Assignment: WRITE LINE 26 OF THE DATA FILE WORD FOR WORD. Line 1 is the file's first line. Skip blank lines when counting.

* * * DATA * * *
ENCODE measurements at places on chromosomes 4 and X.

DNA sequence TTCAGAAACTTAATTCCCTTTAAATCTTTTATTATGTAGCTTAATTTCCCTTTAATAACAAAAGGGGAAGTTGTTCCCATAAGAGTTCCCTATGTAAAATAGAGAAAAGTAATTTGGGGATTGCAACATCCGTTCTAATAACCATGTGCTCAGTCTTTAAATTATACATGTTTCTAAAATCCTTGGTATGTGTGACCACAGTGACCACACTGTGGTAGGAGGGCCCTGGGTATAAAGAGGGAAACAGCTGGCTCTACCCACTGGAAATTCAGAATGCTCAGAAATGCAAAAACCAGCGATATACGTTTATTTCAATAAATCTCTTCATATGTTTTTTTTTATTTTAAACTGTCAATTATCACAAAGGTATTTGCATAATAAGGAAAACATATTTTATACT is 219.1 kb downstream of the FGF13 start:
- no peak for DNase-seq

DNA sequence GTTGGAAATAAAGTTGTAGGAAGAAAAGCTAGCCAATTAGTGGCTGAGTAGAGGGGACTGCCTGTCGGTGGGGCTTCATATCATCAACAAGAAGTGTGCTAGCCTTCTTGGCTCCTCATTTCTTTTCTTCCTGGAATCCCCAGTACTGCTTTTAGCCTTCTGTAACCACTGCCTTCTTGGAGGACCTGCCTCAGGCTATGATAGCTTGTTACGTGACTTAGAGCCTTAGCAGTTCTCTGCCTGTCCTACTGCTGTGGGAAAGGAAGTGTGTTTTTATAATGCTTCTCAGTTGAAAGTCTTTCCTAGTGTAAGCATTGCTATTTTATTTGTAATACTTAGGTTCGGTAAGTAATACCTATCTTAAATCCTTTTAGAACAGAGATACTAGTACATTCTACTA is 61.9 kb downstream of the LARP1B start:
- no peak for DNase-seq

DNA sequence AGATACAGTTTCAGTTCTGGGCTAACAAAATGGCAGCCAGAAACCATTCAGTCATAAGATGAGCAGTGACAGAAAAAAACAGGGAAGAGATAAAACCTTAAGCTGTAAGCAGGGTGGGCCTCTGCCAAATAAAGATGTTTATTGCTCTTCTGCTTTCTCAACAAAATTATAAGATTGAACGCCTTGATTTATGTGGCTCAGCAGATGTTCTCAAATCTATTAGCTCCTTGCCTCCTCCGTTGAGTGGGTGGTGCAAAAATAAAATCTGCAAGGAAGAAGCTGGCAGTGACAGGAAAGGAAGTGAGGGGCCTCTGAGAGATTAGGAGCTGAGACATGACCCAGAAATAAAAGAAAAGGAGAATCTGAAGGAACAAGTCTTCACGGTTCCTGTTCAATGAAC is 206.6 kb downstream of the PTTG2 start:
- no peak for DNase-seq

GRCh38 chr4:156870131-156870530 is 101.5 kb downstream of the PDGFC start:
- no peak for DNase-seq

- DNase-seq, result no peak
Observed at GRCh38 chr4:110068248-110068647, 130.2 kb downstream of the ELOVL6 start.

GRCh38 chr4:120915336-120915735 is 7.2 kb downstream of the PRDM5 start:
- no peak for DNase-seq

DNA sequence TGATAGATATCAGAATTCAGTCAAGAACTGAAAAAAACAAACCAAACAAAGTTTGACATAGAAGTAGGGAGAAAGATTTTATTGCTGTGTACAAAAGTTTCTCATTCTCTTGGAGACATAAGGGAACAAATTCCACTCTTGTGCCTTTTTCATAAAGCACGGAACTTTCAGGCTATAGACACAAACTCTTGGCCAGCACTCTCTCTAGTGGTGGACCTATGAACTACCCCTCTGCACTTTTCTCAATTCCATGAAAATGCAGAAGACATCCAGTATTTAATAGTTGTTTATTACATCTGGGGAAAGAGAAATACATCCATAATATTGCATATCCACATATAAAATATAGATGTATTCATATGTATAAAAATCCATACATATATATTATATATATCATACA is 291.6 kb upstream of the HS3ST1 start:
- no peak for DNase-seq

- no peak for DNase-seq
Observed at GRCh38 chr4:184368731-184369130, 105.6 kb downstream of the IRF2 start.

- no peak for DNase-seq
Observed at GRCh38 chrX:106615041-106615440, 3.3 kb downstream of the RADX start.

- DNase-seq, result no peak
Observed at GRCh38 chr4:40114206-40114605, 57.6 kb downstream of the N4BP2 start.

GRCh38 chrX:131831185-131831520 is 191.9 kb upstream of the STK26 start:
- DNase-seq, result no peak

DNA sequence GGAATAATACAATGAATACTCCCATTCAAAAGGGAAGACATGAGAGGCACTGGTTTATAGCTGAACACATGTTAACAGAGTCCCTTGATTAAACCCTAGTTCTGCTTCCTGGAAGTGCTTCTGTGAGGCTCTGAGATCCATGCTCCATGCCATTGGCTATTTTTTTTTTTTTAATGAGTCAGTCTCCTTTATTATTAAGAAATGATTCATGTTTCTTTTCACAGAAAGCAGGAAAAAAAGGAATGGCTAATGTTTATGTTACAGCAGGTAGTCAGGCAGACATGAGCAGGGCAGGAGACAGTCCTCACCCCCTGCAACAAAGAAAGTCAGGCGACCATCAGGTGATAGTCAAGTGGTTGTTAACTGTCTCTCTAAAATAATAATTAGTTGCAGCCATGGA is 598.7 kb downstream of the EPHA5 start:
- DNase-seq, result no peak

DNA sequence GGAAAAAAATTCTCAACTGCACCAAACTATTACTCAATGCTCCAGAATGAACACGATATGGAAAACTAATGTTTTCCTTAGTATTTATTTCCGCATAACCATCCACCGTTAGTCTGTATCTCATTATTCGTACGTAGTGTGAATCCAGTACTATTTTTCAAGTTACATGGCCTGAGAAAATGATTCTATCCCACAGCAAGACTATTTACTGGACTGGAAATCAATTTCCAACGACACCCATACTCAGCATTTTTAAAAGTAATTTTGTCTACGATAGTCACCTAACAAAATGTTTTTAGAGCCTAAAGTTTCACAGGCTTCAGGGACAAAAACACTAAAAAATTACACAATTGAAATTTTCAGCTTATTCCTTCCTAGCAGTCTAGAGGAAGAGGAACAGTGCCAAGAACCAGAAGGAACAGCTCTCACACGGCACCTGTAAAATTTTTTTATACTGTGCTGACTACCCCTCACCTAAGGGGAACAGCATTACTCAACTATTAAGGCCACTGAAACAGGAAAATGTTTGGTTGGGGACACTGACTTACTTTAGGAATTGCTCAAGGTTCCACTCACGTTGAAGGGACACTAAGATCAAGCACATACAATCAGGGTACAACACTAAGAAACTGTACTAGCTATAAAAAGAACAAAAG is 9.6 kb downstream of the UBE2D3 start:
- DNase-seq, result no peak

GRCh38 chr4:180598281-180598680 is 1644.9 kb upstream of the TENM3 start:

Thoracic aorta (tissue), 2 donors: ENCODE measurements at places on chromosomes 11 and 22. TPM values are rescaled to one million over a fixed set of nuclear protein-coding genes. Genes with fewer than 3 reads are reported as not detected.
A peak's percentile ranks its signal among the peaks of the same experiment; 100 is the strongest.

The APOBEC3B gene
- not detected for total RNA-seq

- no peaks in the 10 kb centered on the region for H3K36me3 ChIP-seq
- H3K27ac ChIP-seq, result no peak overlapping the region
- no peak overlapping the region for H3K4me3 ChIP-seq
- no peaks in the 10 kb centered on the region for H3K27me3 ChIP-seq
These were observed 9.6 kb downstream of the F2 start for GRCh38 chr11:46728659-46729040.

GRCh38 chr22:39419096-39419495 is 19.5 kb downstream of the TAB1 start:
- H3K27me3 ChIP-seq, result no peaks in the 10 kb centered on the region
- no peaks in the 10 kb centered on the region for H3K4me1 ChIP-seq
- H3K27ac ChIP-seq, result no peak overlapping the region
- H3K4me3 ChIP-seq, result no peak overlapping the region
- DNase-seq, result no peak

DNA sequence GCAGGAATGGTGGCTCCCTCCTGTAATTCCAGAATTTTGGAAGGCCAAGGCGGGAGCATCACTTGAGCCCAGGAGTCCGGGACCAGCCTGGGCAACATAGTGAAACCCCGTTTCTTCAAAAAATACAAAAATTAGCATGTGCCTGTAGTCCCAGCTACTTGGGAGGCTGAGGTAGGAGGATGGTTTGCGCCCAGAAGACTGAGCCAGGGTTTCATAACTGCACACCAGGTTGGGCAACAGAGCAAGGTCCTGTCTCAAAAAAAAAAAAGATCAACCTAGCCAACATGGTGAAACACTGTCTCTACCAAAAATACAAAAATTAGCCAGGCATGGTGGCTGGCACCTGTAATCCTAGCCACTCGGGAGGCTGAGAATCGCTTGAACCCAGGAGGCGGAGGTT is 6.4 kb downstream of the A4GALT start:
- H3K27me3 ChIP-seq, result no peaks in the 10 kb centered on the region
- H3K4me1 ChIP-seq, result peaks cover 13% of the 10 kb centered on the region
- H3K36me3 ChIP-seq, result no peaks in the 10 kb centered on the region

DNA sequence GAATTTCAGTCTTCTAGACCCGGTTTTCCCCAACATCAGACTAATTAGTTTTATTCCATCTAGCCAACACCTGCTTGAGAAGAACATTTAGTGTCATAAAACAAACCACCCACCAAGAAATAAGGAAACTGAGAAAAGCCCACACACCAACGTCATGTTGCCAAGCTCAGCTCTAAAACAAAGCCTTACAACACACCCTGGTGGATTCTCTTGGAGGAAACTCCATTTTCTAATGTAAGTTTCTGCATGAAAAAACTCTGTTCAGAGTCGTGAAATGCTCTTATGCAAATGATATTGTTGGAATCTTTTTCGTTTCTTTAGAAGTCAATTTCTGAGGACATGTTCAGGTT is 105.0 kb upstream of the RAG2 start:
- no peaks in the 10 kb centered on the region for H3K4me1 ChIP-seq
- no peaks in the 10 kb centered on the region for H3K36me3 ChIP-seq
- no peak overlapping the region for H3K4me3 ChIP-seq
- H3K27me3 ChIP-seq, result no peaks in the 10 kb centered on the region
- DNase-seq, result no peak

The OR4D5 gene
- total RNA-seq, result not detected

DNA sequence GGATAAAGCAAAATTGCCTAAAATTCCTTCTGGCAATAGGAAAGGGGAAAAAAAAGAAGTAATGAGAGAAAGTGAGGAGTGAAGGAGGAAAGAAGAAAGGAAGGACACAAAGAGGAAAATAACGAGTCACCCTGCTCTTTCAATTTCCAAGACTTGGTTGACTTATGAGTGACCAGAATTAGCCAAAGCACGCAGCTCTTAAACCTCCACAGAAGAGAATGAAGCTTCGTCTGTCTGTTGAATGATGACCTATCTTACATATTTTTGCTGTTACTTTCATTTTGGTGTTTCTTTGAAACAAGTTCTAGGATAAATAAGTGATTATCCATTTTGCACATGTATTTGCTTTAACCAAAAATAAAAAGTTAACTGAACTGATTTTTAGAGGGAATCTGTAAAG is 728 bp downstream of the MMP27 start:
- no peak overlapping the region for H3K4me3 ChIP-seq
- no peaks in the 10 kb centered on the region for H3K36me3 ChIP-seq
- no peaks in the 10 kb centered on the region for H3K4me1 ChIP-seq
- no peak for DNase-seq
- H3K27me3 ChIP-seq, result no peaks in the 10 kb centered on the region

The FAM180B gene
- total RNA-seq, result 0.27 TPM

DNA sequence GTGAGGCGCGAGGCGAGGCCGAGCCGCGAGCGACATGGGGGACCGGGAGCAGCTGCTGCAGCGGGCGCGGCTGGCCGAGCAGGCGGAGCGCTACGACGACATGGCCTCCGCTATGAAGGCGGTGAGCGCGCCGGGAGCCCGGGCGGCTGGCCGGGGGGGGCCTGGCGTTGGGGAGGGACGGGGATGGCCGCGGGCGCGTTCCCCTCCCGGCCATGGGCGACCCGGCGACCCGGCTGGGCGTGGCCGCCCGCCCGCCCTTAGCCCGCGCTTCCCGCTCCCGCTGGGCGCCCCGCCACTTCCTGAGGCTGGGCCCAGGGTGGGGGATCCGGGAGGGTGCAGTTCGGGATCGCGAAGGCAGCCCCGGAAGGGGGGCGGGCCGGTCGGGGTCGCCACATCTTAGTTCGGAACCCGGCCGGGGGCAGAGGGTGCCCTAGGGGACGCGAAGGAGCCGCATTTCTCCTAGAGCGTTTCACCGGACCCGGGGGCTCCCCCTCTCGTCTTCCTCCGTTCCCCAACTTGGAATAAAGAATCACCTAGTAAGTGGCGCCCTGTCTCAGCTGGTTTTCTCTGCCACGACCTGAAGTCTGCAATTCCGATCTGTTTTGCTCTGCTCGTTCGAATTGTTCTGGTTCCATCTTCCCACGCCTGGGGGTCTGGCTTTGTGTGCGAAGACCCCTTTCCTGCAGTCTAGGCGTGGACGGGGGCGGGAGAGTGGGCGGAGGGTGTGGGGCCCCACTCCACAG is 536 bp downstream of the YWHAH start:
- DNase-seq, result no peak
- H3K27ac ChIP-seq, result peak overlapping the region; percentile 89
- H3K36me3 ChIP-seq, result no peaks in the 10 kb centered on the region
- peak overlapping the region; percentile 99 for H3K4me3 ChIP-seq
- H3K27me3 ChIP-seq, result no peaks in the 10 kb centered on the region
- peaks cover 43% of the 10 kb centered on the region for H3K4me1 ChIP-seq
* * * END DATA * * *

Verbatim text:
DNA sequence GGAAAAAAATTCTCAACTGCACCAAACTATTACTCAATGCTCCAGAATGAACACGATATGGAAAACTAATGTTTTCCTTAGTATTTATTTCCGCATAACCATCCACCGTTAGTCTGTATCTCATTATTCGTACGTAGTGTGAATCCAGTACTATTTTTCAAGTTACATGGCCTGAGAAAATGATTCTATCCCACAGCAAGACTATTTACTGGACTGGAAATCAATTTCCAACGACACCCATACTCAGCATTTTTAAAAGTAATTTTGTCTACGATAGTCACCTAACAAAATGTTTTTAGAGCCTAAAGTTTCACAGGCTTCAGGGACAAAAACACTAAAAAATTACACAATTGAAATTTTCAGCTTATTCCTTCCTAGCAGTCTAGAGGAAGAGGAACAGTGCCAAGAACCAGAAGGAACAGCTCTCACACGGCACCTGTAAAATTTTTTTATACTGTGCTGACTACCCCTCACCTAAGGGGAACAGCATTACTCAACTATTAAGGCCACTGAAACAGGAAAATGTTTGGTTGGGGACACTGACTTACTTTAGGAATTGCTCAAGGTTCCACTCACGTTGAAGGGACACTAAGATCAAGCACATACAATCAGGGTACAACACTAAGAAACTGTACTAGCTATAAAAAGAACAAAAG is 9.6 kb downstream of the UBE2D3 start: